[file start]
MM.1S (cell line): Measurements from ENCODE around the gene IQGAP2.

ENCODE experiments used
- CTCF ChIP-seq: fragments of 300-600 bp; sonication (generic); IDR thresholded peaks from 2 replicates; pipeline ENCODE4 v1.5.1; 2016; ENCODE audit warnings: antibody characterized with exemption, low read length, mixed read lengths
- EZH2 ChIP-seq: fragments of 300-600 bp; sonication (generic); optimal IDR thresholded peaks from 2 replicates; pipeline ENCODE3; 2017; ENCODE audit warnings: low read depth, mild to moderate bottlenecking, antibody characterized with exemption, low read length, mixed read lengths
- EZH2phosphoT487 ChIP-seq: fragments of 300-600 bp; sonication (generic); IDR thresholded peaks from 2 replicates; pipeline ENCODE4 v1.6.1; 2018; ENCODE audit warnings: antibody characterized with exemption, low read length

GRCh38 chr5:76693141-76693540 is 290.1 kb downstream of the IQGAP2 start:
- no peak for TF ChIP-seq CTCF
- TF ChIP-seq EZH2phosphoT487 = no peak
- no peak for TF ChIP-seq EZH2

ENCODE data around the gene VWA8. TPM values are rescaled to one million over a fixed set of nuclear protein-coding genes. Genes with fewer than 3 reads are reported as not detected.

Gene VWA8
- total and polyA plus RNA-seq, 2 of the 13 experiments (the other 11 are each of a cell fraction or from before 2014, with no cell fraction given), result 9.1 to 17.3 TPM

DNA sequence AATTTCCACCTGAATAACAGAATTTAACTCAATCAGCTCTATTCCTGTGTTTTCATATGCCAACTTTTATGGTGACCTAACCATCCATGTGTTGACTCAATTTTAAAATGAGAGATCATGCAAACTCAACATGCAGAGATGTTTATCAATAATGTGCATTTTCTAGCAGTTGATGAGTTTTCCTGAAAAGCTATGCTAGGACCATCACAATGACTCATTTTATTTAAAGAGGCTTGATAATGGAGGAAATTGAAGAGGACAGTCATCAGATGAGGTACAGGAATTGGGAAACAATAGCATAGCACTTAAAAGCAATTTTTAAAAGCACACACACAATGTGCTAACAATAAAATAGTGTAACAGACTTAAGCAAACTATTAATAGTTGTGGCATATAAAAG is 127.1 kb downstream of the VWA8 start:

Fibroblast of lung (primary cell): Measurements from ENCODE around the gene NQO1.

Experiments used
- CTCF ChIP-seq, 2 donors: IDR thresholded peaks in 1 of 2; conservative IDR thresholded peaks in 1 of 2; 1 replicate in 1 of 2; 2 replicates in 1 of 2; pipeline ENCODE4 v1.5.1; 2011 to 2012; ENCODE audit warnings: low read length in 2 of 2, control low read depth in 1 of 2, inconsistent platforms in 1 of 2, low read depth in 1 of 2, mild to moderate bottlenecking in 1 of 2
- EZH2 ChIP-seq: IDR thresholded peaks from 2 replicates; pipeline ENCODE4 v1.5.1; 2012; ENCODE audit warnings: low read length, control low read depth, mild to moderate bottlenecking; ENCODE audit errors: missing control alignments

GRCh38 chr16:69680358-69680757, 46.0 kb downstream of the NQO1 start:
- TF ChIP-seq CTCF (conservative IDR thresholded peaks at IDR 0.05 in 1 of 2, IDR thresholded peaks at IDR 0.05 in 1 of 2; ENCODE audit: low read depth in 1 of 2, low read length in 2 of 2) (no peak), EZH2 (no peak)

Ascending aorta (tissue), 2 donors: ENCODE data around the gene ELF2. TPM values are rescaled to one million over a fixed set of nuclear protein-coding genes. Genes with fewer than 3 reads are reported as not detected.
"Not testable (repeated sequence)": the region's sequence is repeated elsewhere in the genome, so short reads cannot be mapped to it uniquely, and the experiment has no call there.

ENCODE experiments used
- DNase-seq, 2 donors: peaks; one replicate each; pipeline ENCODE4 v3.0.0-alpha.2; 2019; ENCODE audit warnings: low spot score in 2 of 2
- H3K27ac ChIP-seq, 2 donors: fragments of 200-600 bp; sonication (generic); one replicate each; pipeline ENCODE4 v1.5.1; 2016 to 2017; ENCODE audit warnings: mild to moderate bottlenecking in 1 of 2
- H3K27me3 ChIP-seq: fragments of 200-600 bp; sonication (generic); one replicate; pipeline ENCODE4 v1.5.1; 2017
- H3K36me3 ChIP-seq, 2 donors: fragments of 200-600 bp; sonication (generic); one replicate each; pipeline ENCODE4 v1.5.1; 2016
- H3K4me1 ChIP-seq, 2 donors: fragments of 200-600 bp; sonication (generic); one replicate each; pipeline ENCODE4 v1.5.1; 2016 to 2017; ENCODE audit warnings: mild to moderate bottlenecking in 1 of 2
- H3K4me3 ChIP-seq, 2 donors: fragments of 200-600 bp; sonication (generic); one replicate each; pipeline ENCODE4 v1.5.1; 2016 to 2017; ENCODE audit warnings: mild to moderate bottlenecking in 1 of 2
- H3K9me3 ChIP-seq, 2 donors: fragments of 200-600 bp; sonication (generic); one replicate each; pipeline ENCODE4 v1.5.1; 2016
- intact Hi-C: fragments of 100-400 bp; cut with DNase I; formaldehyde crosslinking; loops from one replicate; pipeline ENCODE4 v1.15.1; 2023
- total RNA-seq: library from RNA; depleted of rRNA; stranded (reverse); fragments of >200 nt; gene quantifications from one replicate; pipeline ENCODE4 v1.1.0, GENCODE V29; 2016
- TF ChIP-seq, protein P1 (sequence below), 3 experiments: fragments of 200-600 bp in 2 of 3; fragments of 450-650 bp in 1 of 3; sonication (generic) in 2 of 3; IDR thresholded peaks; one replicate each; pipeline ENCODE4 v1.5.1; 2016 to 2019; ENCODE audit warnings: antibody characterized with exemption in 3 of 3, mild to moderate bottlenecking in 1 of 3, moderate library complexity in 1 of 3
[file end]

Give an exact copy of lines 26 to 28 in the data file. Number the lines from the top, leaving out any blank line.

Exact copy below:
- H3K36me3 ChIP-seq, 2 donors: fragments of 200-600 bp; sonication (generic); one replicate each; pipeline ENCODE4 v1.5.1; 2016
- H3K4me1 ChIP-seq, 2 donors: fragments of 200-600 bp; sonication (generic); one replicate each; pipeline ENCODE4 v1.5.1; 2016 to 2017; ENCODE audit warnings: mild to moderate bottlenecking in 1 of 2
- H3K4me3 ChIP-seq, 2 donors: fragments of 200-600 bp; sonication (generic); one replicate each; pipeline ENCODE4 v1.5.1; 2016 to 2017; ENCODE audit warnings: mild to moderate bottlenecking in 1 of 2